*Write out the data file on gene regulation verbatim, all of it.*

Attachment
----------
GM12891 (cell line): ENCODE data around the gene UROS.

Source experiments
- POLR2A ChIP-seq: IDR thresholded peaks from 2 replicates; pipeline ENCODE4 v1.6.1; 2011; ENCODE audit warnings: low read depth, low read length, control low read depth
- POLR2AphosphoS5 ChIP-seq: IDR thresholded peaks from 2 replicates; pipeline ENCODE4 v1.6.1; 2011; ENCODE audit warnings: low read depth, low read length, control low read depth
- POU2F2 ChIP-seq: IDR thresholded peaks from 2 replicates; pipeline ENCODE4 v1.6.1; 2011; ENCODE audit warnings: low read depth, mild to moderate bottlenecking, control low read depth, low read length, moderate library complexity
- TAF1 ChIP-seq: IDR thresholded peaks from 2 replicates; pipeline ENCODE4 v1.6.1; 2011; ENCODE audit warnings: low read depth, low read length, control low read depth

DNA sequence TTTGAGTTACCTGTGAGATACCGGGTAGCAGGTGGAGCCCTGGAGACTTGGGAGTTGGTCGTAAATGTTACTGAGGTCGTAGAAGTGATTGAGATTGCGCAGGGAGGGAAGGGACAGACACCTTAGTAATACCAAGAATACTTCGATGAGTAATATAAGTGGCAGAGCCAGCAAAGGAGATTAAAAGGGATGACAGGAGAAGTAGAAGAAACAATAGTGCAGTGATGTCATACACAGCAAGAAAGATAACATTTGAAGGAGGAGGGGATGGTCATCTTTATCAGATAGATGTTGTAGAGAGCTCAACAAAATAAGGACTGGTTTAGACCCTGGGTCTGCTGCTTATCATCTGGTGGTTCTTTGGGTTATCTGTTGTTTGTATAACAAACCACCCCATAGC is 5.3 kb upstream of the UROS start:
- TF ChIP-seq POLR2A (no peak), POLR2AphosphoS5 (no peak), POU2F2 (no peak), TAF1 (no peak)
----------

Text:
GM12891 (cell line): ENCODE data around the gene UROS.

Source experiments
- POLR2A ChIP-seq: IDR thresholded peaks from 2 replicates; pipeline ENCODE4 v1.6.1; 2011; ENCODE audit warnings: low read depth, low read length, control low read depth
- POLR2AphosphoS5 ChIP-seq: IDR thresholded peaks from 2 replicates; pipeline ENCODE4 v1.6.1; 2011; ENCODE audit warnings: low read depth, low read length, control low read depth
- POU2F2 ChIP-seq: IDR thresholded peaks from 2 replicates; pipeline ENCODE4 v1.6.1; 2011; ENCODE audit warnings: low read depth, mild to moderate bottlenecking, control low read depth, low read length, moderate library complexity
- TAF1 ChIP-seq: IDR thresholded peaks from 2 replicates; pipeline ENCODE4 v1.6.1; 2011; ENCODE audit warnings: low read depth, low read length, control low read depth

DNA sequence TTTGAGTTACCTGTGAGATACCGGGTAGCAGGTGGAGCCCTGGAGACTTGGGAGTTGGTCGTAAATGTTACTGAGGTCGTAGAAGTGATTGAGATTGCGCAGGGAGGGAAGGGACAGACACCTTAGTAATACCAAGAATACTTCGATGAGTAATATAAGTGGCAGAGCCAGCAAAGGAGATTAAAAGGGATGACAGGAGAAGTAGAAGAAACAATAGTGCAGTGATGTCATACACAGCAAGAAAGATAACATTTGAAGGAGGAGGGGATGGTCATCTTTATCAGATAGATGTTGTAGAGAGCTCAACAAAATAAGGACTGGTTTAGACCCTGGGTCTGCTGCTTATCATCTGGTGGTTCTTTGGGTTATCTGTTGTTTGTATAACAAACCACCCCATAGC is 5.3 kb upstream of the UROS start:
- TF ChIP-seq POLR2A (no peak), POLR2AphosphoS5 (no peak), POU2F2 (no peak), TAF1 (no peak)